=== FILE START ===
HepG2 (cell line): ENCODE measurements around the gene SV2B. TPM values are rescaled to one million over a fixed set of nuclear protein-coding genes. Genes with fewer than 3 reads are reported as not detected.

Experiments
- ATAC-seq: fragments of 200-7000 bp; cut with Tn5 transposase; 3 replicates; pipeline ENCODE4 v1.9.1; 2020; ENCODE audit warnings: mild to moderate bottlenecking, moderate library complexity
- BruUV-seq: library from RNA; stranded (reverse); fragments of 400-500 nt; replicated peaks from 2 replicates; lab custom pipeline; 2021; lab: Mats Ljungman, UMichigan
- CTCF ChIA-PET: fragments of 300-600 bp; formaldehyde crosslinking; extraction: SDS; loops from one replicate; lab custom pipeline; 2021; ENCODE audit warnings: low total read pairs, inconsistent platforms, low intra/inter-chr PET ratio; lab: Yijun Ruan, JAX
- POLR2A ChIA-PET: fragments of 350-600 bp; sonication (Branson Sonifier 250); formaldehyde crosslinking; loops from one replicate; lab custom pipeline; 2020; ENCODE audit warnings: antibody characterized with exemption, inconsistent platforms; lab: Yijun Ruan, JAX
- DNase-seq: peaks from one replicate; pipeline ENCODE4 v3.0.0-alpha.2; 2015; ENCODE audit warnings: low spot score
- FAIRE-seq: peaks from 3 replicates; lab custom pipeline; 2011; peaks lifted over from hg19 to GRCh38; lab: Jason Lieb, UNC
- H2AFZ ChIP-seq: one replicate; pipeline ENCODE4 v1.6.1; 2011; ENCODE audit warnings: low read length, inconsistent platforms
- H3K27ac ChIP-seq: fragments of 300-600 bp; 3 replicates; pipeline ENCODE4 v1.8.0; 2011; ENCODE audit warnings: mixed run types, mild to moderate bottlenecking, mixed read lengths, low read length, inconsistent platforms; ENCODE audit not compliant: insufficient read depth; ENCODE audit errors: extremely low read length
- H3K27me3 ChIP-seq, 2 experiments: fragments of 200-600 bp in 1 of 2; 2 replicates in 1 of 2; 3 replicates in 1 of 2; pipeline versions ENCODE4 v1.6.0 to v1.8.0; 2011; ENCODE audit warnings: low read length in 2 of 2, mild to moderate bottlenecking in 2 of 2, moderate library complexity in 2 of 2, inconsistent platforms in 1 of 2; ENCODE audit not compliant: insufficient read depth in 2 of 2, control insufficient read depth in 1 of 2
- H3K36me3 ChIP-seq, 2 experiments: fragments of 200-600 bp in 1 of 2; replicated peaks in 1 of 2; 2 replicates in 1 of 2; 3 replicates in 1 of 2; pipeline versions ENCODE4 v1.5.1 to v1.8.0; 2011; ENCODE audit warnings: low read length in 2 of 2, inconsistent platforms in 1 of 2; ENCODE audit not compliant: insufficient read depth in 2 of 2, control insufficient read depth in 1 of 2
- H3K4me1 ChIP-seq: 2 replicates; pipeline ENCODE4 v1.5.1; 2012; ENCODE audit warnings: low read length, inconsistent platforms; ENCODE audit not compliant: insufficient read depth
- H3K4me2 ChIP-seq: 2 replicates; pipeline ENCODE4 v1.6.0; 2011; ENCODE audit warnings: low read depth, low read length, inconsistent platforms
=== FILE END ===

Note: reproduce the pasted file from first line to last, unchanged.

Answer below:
HepG2 (cell line): ENCODE measurements around the gene SV2B. TPM values are rescaled to one million over a fixed set of nuclear protein-coding genes. Genes with fewer than 3 reads are reported as not detected.

Experiments
- ATAC-seq: fragments of 200-7000 bp; cut with Tn5 transposase; 3 replicates; pipeline ENCODE4 v1.9.1; 2020; ENCODE audit warnings: mild to moderate bottlenecking, moderate library complexity
- BruUV-seq: library from RNA; stranded (reverse); fragments of 400-500 nt; replicated peaks from 2 replicates; lab custom pipeline; 2021; lab: Mats Ljungman, UMichigan
- CTCF ChIA-PET: fragments of 300-600 bp; formaldehyde crosslinking; extraction: SDS; loops from one replicate; lab custom pipeline; 2021; ENCODE audit warnings: low total read pairs, inconsistent platforms, low intra/inter-chr PET ratio; lab: Yijun Ruan, JAX
- POLR2A ChIA-PET: fragments of 350-600 bp; sonication (Branson Sonifier 250); formaldehyde crosslinking; loops from one replicate; lab custom pipeline; 2020; ENCODE audit warnings: antibody characterized with exemption, inconsistent platforms; lab: Yijun Ruan, JAX
- DNase-seq: peaks from one replicate; pipeline ENCODE4 v3.0.0-alpha.2; 2015; ENCODE audit warnings: low spot score
- FAIRE-seq: peaks from 3 replicates; lab custom pipeline; 2011; peaks lifted over from hg19 to GRCh38; lab: Jason Lieb, UNC
- H2AFZ ChIP-seq: one replicate; pipeline ENCODE4 v1.6.1; 2011; ENCODE audit warnings: low read length, inconsistent platforms
- H3K27ac ChIP-seq: fragments of 300-600 bp; 3 replicates; pipeline ENCODE4 v1.8.0; 2011; ENCODE audit warnings: mixed run types, mild to moderate bottlenecking, mixed read lengths, low read length, inconsistent platforms; ENCODE audit not compliant: insufficient read depth; ENCODE audit errors: extremely low read length
- H3K27me3 ChIP-seq, 2 experiments: fragments of 200-600 bp in 1 of 2; 2 replicates in 1 of 2; 3 replicates in 1 of 2; pipeline versions ENCODE4 v1.6.0 to v1.8.0; 2011; ENCODE audit warnings: low read length in 2 of 2, mild to moderate bottlenecking in 2 of 2, moderate library complexity in 2 of 2, inconsistent platforms in 1 of 2; ENCODE audit not compliant: insufficient read depth in 2 of 2, control insufficient read depth in 1 of 2
- H3K36me3 ChIP-seq, 2 experiments: fragments of 200-600 bp in 1 of 2; replicated peaks in 1 of 2; 2 replicates in 1 of 2; 3 replicates in 1 of 2; pipeline versions ENCODE4 v1.5.1 to v1.8.0; 2011; ENCODE audit warnings: low read length in 2 of 2, inconsistent platforms in 1 of 2; ENCODE audit not compliant: insufficient read depth in 2 of 2, control insufficient read depth in 1 of 2
- H3K4me1 ChIP-seq: 2 replicates; pipeline ENCODE4 v1.5.1; 2012; ENCODE audit warnings: low read length, inconsistent platforms; ENCODE audit not compliant: insufficient read depth
- H3K4me2 ChIP-seq: 2 replicates; pipeline ENCODE4 v1.6.0; 2011; ENCODE audit warnings: low read depth, low read length, inconsistent platforms